Maintaining research integrity

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Research must be ethical and have integrity

As a graduate researcher you have rights, but also responsibilities. Research integrity relates to such things as ethics, authorship, collaboration, managing data and intellectual property (IP). Research is often about innovation and creativity but it’s important to ensure that the IP of others is respected. Check out your responsibilities as a researcher to find out more. This has a link to the research integrity modules you will need to complete.

The methodology section of your research proposal should address any research integrity issues. Although you will also need to apply for ethics approval if your research involves humans, animals or gene modification, showing how you will account for ethical and integrity issues will strengthen your proposal by illustrating that you’ve thought carefully about these issues.

This may include how you will:

  • seek informed consent
  • ensure the voluntary nature of participation
  • ensure participant anonymity
  • avoid harm (including possible psychological harm)
  • show how you will avoid bias and ensure your research is impartial
  • identify how you will manage and store your data.

Research ethics also includes addressing academic integrity in your writing. This means correctly citing your sources in an appropriate referencing style and avoiding plagiarism by being honest and respecting the work of others. Remember that for every idea you write about and every table or figure you use, you need to cite the source – unless it is your own idea, table or figure or it is general knowledge in your field.

Plagiarism often occurs for these reasons:

  • Incorrect paraphrasing. Just changing the key words in a sentence is not enough; you need to change the key words (except for technical vocabulary) as well as the sentence structure. If you take a whole phrase, clause or sentence from the original source, you must put quotation marks around it.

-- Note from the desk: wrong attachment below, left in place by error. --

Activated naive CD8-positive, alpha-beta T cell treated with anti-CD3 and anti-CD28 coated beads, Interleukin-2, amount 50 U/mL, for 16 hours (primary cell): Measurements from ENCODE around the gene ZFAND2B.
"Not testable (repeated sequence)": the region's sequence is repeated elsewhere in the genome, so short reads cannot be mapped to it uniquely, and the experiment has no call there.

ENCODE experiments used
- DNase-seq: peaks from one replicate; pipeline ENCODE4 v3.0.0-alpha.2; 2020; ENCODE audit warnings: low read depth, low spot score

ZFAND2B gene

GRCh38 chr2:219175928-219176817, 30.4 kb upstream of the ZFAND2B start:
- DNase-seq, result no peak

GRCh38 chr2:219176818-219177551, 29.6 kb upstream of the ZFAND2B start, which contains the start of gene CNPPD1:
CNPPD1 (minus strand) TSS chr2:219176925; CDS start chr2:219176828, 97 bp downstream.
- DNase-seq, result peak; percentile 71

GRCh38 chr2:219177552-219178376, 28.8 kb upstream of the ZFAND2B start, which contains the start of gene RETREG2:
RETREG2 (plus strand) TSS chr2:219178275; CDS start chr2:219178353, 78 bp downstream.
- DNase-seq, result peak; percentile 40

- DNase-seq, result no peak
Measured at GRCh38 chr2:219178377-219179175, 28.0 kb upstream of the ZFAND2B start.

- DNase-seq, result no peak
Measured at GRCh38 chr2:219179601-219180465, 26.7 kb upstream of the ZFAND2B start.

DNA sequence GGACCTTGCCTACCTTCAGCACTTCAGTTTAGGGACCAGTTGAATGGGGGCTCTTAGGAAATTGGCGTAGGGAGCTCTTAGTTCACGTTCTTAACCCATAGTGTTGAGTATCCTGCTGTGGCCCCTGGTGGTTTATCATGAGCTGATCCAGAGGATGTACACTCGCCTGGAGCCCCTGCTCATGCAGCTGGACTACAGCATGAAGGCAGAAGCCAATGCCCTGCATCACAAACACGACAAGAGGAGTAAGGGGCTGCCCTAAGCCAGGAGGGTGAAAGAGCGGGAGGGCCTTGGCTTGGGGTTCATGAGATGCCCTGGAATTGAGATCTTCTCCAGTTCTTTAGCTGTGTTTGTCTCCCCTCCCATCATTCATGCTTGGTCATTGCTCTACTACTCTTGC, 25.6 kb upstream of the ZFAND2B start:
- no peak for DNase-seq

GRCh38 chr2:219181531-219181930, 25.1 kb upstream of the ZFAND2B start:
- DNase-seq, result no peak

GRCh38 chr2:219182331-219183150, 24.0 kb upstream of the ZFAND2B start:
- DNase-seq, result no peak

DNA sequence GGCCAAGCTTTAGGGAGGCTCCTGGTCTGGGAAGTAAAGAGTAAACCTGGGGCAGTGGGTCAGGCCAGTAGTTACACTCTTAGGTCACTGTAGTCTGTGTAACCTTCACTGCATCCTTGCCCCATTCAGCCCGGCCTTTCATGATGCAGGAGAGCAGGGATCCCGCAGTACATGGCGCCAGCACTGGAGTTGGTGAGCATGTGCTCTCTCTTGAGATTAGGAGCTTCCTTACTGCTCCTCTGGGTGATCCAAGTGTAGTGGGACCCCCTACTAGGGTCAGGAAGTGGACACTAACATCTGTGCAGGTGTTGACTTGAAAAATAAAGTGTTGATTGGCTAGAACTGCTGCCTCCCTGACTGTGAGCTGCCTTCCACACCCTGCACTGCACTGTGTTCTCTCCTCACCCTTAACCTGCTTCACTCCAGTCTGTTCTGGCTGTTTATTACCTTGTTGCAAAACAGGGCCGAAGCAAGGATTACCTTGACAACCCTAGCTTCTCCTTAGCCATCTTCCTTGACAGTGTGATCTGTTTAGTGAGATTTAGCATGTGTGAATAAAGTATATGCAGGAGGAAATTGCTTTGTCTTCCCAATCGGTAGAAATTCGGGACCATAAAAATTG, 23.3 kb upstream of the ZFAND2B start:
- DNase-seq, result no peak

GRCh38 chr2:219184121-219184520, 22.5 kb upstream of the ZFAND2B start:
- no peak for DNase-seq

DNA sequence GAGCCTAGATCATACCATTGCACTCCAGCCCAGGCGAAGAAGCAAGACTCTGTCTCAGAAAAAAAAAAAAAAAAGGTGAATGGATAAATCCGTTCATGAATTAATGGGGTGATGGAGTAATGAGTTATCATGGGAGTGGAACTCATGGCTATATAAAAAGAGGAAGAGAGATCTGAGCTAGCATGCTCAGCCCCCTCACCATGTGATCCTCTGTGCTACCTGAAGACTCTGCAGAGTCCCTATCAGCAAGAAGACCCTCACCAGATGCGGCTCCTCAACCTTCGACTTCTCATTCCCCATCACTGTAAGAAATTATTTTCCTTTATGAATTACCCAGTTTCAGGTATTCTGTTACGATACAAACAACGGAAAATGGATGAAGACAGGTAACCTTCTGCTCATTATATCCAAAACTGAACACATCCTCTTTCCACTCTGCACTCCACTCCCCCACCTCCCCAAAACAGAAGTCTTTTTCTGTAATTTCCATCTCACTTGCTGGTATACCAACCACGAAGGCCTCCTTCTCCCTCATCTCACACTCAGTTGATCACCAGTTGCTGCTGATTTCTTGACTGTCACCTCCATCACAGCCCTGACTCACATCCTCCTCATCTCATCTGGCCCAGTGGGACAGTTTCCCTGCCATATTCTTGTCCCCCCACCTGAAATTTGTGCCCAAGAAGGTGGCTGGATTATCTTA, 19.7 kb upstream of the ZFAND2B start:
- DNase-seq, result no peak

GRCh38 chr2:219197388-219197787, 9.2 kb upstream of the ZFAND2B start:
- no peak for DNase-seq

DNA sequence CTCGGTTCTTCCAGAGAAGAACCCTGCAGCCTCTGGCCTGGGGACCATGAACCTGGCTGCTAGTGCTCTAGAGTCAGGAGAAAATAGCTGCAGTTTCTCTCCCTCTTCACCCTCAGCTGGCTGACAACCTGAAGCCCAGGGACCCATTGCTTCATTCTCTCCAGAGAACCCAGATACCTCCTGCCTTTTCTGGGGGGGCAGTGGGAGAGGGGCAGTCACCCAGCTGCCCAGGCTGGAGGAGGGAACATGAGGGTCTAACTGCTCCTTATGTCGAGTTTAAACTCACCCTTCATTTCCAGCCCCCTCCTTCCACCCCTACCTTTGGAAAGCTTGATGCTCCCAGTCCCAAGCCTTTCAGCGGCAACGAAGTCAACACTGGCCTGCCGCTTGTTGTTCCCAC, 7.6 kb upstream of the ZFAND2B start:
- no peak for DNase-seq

• Citing quotations but not paraphrases. Although you’re using your own words and sentence structure, you still need to cite the source:
    • with a quotation, you’re citing the writer’s idea as well as their own text
    • with a paraphrase, you’re citing the writer’s idea.
  • Cultural misunderstanding. Many cultures see academic integrity differently from Western universities. Some cultures believe that knowledge belongs to society as a whole, not to the individual. Often, students are encouraged to repeat the words of the masters rather than create original ideas.
  • Self-plagiarism. Using your own previously published work without citing the source is treated the same as plagiarising another writer’s work. Although you have ‘ownership’ of the work, there are ethical issues associated with presenting previously published work as new work; it could also infringe upon the original publisher’s copyright.

For more information, see RMIT’s Academic integrity and plagiarism procedure